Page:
The Greek inscription, which was essential evidence to aid the researchers’ understanding, features Babylonian and Greek observations and astronomical theory. From this information, they were able to propose functions for the surviving gears.6
The 2021 UCL study discovered a working solution to the missing gears, which included a cosmological theory proposed by the philosopher Parmenides of Elea (6th–5th century BC), known from a dialogue by Plato (5th–4th century BC). With this, they were able to work out what the missing cogs were, and their functions. Furthermore, physical evidence in the form of four surviving bronze internal columns suggested all the gears were crammed into a very tight space of 2.5 cm (~1 inch) in width. This narrowly constrained the range of design solutions the team could come up with.6
The subject of the researchers’ paper is their theoretical model, based on a painstaking analysis of all the surviving physical and textual evidence.6 The next stage is to construct a physical model of this new theoretical design to demonstrate its workings. Once this has been achieved, using modern techniques, the plan is to build a second model using known ancient Greek methods.
One challenge raised by their research is their proposal of eight ‘nested tubes’ revolving around a central fixed spindle. These translate the gear motions to ‘dragon hand’ pointers on the front dials. Such nested tubes require precision milling, thought to be only possible using modern lathes. In fact, the researchers think it will be difficult for them to achieve even with modern technology.9
So the question they pose, as a potential objection to their conclusions, is: How could the ancient Greeks have achieved such precise manufacturing?
The 2021 UCL team state:
Our work reveals the Antikythera Mechanism as a beautiful conception, translated by superb engineering into a device of genius. It challenges all our preconceptions about the technological capabilities of the ancient Greeks.6
However, within the biblical worldview, there is no challenge to preconceptions about ancient humans’ technological capabilities. People were created in God’s image from the beginning, and although fallen, they still echo their Maker’s intelligence and creativity.
Epicycles, the Bible, and geocentrism
Ancient geocentric models needed to fit with the once-puzzling forward/reverse motions of certain planets as seen from Earth. So they included the idea that they travelled in circles upon circles called ‘epicycles’, as illustrated. Today, the motions are readily explained by the fact that all planets, including Earth, revolve (in nearly circular ellipses) around the sun, at differing speeds. ‘Reversals’ appear that way to us in the same way that a slower-moving car alongside yours seems to move backwards as you pass it.
The Bible does not teach either a heliocentric or a geocentric solar system. It uses ‘phenomenological’ (descriptive) language to refer to the movement of the sun, moon, and stars. To describe such things as the sunset or sunrise (e.g., Genesis 15:12; 19:23), Scripture’s reference frame is the observer on Earth. This is common language anyone from any time or culture can understand. It does not imply that the sun revolves around the earth any more than when a weather scientist refers to the rising of the sun.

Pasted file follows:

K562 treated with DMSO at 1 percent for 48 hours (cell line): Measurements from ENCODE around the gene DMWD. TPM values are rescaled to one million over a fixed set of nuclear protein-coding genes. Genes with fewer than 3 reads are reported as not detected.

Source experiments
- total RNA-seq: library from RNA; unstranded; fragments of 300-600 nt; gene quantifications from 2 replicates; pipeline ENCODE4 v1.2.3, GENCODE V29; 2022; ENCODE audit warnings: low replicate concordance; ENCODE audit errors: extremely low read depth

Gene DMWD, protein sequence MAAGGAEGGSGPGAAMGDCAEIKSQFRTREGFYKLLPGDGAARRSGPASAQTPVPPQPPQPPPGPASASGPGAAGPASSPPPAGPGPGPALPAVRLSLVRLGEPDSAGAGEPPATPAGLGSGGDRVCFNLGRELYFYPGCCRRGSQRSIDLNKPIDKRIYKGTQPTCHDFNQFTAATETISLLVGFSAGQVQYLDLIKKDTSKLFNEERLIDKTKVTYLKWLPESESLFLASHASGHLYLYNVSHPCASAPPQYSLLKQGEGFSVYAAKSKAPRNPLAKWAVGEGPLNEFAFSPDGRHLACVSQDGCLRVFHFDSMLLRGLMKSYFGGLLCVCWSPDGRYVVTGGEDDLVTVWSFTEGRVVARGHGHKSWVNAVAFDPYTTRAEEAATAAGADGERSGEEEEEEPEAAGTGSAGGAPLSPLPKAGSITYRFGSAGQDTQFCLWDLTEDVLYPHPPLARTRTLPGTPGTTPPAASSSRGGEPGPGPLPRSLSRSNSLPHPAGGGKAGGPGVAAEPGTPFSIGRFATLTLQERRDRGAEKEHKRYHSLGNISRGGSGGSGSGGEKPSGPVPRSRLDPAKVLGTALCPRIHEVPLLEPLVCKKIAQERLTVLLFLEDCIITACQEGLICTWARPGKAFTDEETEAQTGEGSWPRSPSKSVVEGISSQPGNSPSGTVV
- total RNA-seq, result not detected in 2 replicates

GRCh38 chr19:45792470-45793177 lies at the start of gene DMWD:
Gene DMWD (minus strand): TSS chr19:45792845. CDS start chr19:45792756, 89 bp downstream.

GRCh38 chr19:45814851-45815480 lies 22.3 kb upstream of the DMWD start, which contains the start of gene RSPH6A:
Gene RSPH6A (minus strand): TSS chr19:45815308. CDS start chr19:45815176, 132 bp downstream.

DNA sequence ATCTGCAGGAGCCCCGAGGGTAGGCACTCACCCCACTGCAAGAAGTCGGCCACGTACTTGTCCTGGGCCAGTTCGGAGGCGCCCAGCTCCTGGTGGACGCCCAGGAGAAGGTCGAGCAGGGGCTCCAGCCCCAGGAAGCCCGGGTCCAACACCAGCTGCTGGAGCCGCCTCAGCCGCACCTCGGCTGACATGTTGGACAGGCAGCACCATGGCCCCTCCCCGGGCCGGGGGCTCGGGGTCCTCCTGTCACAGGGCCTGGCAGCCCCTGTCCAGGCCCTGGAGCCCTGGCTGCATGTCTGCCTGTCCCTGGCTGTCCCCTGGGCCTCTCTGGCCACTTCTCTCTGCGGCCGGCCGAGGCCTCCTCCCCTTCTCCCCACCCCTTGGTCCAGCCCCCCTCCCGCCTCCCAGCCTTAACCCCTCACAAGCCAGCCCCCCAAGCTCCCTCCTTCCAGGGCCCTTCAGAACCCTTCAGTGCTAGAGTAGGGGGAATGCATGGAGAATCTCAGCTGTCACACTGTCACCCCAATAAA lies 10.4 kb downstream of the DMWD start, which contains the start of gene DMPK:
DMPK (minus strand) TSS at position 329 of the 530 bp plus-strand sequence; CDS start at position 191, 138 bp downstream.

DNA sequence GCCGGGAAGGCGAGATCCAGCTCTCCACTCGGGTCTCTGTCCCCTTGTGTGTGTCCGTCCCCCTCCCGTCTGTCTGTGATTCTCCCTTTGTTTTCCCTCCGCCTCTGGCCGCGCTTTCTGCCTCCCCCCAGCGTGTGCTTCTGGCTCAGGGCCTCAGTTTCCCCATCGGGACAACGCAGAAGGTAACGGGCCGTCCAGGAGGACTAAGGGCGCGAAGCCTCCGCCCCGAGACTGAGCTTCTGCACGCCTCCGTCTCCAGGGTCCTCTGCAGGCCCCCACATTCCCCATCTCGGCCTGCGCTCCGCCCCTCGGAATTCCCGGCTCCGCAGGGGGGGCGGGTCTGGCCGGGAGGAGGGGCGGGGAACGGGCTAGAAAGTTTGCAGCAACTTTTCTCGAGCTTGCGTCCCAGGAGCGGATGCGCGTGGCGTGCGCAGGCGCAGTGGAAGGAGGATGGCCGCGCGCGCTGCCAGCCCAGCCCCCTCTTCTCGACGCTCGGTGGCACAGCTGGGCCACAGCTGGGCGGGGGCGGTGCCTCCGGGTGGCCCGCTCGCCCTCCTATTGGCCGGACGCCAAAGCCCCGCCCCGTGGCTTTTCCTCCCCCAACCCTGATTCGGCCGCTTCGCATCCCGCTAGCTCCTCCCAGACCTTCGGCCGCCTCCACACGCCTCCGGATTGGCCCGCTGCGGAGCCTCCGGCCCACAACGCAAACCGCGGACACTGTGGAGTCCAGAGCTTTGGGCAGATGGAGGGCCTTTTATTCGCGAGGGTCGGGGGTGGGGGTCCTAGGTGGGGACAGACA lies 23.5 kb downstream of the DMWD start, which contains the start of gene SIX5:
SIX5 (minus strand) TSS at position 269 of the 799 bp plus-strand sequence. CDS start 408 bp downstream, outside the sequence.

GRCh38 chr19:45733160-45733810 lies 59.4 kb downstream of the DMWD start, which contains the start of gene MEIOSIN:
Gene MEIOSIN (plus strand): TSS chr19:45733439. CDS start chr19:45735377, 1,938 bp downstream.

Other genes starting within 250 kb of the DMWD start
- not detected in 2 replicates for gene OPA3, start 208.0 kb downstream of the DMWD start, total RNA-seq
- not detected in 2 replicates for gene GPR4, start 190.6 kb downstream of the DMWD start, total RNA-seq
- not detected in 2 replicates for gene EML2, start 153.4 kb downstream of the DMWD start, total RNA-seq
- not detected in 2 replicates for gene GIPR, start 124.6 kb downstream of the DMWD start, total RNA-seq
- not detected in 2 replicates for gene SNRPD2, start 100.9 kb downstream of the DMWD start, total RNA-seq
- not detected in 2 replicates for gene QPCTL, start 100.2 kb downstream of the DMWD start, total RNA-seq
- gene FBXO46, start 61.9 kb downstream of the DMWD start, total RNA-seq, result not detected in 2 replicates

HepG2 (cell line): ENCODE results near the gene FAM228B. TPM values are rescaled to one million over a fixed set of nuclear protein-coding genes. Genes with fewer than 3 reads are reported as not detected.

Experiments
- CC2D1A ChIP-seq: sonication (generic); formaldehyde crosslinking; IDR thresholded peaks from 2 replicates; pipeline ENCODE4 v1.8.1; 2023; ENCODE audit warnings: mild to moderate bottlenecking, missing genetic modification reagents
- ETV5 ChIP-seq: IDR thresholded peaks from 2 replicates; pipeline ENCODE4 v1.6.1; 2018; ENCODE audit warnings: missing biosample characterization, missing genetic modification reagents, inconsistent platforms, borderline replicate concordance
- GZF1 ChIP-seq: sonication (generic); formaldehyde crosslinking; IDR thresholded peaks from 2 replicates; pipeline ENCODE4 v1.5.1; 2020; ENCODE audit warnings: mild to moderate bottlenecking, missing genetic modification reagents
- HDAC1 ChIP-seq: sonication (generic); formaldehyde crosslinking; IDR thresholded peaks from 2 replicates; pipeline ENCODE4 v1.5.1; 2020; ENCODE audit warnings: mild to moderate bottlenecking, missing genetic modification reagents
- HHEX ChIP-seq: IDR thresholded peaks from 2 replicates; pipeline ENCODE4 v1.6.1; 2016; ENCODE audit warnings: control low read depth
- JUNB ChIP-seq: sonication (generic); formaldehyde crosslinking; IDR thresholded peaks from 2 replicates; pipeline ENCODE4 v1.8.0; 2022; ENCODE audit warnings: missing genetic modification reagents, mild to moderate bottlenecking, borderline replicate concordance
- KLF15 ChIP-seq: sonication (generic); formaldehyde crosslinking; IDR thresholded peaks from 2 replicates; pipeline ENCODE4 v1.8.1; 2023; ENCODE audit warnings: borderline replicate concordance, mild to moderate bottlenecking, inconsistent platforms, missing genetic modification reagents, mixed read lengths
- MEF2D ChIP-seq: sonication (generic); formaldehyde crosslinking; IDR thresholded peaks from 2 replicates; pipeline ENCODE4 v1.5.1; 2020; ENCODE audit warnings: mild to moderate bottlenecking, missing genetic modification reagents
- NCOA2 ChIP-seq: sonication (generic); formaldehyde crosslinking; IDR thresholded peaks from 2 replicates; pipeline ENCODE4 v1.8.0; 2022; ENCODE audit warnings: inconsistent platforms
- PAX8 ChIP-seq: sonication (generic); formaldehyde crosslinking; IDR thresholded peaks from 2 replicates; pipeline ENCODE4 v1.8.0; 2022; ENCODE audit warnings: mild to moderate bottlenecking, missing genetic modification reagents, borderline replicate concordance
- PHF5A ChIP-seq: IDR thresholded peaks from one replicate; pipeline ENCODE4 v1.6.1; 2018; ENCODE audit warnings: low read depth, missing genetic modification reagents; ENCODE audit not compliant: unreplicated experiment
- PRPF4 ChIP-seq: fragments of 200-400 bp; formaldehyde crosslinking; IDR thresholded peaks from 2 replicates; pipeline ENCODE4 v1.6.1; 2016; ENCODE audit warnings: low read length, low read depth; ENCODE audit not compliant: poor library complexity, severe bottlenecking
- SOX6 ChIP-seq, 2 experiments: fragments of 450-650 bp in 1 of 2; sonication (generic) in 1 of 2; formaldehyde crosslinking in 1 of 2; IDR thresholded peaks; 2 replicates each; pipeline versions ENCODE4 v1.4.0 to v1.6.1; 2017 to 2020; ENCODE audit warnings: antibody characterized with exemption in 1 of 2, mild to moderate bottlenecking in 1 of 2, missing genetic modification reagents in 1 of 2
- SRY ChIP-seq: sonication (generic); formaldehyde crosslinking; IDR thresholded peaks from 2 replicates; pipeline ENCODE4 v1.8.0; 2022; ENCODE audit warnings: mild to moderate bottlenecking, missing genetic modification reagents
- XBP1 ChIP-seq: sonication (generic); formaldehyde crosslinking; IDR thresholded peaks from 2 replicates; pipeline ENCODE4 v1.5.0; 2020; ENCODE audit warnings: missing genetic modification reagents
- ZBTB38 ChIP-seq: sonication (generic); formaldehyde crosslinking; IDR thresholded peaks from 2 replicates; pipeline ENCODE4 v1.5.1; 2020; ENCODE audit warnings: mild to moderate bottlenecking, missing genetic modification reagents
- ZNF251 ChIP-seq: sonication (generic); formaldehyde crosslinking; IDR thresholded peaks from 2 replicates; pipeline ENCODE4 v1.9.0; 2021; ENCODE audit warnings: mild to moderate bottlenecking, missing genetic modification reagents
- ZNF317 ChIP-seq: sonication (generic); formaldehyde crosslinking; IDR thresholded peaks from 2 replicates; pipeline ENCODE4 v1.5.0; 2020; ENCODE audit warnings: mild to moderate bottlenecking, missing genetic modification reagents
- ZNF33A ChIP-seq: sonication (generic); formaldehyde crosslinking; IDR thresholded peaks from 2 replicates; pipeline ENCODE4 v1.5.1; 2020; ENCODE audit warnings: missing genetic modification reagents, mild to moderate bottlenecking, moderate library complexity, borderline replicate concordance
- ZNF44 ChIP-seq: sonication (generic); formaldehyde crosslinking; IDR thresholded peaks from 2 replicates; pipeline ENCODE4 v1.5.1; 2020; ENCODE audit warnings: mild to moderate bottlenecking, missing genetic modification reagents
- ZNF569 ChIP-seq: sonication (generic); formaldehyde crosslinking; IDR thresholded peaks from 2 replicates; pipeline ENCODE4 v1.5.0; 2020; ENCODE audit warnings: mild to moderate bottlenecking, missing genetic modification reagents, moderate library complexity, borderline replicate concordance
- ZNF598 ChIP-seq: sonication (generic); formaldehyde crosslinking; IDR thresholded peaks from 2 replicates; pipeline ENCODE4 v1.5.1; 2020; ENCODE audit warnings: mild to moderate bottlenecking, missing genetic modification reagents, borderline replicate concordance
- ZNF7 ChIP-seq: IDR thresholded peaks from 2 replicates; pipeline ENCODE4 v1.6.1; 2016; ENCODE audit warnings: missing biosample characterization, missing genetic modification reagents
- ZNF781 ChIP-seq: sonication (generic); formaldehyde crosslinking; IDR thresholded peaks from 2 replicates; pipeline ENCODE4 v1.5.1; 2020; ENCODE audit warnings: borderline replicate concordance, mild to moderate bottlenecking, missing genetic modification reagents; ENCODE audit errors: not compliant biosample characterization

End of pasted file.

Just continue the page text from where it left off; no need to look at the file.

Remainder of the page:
However, geocentrism was taught by influential Greek philosophers, and became the ‘settled science’ of the day. This later influenced the Roman Catholic Church at the time of Galileo Galilei (AD 1564–1642). It wasn’t until Isaac Newton (AD 1643–1727) that it was widely accepted that the earth as well as the planets really did orbit the sun.See Statham, D., The truth about the Galileo affair, 8 Nov 2018.
Copernicus and retrograde motion:
The earth is orbiting faster than Mars and outer planets. When the earth overtakes these, the planets appear to move backwards. Think about what happens when you are in a car that overtakes a slower one. When you look out the window, the slower car seems to be moving backwards compared to you.
In the diagram, the numbers mean different times in the orbit of Earth and Mars. The curve on the right means the position of the planets as they appear against the background of the stars.
From time 1 to time 2, Mars as viewed from Earth seems to have moved quite far, as shown by the length of the right curve. At time 3, Mars seems to have slowed down and is about to change direction. At times 4 and 5, Mars seems to have moved backwards. At times 6 and 7, Mars seems to have started moving forward again.
References and notes
- Dated by coins from Pergamon and Ephesus, found at the wreck-site. Return to text.
- antikythera-mechanism.gr. Return to text.
- Smith, C., Japheth, remember to turn off the computer …, 22 Dec 2006; creation.com/antikythera. Return to text.
- See e.g. creation.com/culture-clash#tech-loss. Return to text.
- Marchant, J., In search of lost time, Nature 444:534–538, (p. 537); 2006. Return to text.
- Freeth, T. et. al., A model of the cosmos in the ancient Greek Antikythera Mechanism, Scientific Reports, 11(5821):1–15, 2021. Return to text.
- Price, D. d.S., Gears from the Greeks. The Antikythera Mechanism: a calendar computer from ca. 80 BC, Transactions of the American Philosophical Society, 64(7):1–70, 1974. Return to text.
- Freeth, T. et al., Decoding the ancient Greek astronomical calculator known as the Antikythera Mechanism, Nature, 444:587–591, 2006. Return to text.
- Martin, N., Antikythera Mechanism: Computer built in ancient Greece leaves scientists stunned, greekcitytimes.com, 22 Mar 2021. Return to text.